Envoys from around the globe gathered Sunday in the Egyptian seaside resort of Sharm el-Sheikh for talks on tackling climate change amid a multitude of competing crises, including the war in Ukraine, high inflation, food shortages and an energy crunch.
Notching up a first small victory, negotiators agreed after two frantic days of preliminary talks to formally discuss the question of vulnerable nations receiving money for the loss and damage they've suffered from climate change.
The issue has weighed on the talks for years, with rich nations including the United States pushing back against the idea of climate reparations.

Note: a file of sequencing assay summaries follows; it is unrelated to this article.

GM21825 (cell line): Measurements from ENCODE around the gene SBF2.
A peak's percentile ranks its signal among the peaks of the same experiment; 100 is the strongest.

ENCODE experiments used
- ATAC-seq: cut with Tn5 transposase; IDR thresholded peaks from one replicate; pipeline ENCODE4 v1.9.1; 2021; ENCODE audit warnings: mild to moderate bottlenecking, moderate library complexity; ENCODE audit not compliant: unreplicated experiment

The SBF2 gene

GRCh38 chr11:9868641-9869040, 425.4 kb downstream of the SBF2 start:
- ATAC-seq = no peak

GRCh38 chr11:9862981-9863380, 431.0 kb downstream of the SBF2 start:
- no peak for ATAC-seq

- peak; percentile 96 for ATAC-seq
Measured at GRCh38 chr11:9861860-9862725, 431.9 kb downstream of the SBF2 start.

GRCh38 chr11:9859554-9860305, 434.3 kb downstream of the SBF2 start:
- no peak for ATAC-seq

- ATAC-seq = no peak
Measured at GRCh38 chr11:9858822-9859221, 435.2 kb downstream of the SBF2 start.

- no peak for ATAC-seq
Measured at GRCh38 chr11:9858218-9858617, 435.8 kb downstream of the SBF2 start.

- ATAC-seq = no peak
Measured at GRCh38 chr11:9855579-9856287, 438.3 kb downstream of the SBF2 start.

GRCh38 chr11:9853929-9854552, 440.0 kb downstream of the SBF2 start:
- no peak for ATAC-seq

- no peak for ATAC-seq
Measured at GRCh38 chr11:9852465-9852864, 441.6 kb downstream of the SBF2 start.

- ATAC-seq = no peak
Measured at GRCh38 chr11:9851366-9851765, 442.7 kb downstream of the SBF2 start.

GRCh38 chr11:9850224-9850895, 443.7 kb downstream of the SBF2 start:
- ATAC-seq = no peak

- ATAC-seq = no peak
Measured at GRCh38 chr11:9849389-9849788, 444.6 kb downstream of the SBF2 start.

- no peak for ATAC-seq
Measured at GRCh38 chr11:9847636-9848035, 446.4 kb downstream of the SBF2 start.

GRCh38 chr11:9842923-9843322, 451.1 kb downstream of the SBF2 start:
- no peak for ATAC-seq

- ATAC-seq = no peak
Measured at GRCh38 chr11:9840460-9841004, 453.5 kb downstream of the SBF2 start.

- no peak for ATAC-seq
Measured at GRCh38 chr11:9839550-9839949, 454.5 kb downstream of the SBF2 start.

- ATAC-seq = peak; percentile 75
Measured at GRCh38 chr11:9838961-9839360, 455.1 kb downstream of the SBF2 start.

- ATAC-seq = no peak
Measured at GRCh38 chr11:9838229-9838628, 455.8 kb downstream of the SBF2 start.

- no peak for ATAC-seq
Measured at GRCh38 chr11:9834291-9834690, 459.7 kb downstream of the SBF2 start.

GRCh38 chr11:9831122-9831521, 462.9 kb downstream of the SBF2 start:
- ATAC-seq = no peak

"The fact that it has been adopted as an agenda item demonstrates progress and parties taking a mature and constructive attitude towards this," said the U.N.'s top climate official, Simon Stiell.
"This is a difficult subject area. It's been floating for thirty-plus years," he said. "So that the fact that it is there as a substantive agenda item, I believe it bodes well."
More than 40,000 participants have been registered for this year's talks, reflecting the sense of urgency as major weather events around the world impact many people and cost billions of dollars in repairs.
Organisers say about 110 world leaders will attend, many of them speaking at a high-level event on Nov. 7-8, while U.S. President Joe Biden was expected to arrive later in the week.